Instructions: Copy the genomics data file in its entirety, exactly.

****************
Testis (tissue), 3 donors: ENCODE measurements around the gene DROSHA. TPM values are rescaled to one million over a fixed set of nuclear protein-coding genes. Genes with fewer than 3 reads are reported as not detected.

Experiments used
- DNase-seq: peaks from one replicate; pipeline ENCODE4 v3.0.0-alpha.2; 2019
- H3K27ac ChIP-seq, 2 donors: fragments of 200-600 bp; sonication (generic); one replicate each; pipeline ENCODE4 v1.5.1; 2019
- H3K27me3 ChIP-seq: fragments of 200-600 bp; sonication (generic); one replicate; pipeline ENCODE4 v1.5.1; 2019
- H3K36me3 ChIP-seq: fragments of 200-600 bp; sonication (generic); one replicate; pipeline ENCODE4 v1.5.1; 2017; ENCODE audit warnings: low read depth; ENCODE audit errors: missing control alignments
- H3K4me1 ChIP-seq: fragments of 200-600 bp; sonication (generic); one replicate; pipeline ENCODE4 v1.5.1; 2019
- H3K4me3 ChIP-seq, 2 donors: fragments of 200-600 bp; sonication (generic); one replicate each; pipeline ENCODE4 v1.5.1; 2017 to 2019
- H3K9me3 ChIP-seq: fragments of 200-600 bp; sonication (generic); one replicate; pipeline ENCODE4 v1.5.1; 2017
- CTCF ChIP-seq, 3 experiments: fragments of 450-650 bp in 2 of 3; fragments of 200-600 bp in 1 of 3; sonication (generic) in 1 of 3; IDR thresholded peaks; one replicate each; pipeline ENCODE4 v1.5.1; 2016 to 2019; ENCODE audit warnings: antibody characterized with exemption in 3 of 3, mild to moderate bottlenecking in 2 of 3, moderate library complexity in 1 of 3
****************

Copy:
Testis (tissue), 3 donors: ENCODE measurements around the gene DROSHA. TPM values are rescaled to one million over a fixed set of nuclear protein-coding genes. Genes with fewer than 3 reads are reported as not detected.

Experiments used
- DNase-seq: peaks from one replicate; pipeline ENCODE4 v3.0.0-alpha.2; 2019
- H3K27ac ChIP-seq, 2 donors: fragments of 200-600 bp; sonication (generic); one replicate each; pipeline ENCODE4 v1.5.1; 2019
- H3K27me3 ChIP-seq: fragments of 200-600 bp; sonication (generic); one replicate; pipeline ENCODE4 v1.5.1; 2019
- H3K36me3 ChIP-seq: fragments of 200-600 bp; sonication (generic); one replicate; pipeline ENCODE4 v1.5.1; 2017; ENCODE audit warnings: low read depth; ENCODE audit errors: missing control alignments
- H3K4me1 ChIP-seq: fragments of 200-600 bp; sonication (generic); one replicate; pipeline ENCODE4 v1.5.1; 2019
- H3K4me3 ChIP-seq, 2 donors: fragments of 200-600 bp; sonication (generic); one replicate each; pipeline ENCODE4 v1.5.1; 2017 to 2019
- H3K9me3 ChIP-seq: fragments of 200-600 bp; sonication (generic); one replicate; pipeline ENCODE4 v1.5.1; 2017
- CTCF ChIP-seq, 3 experiments: fragments of 450-650 bp in 2 of 3; fragments of 200-600 bp in 1 of 3; sonication (generic) in 1 of 3; IDR thresholded peaks; one replicate each; pipeline ENCODE4 v1.5.1; 2016 to 2019; ENCODE audit warnings: antibody characterized with exemption in 3 of 3, mild to moderate bottlenecking in 2 of 3, moderate library complexity in 1 of 3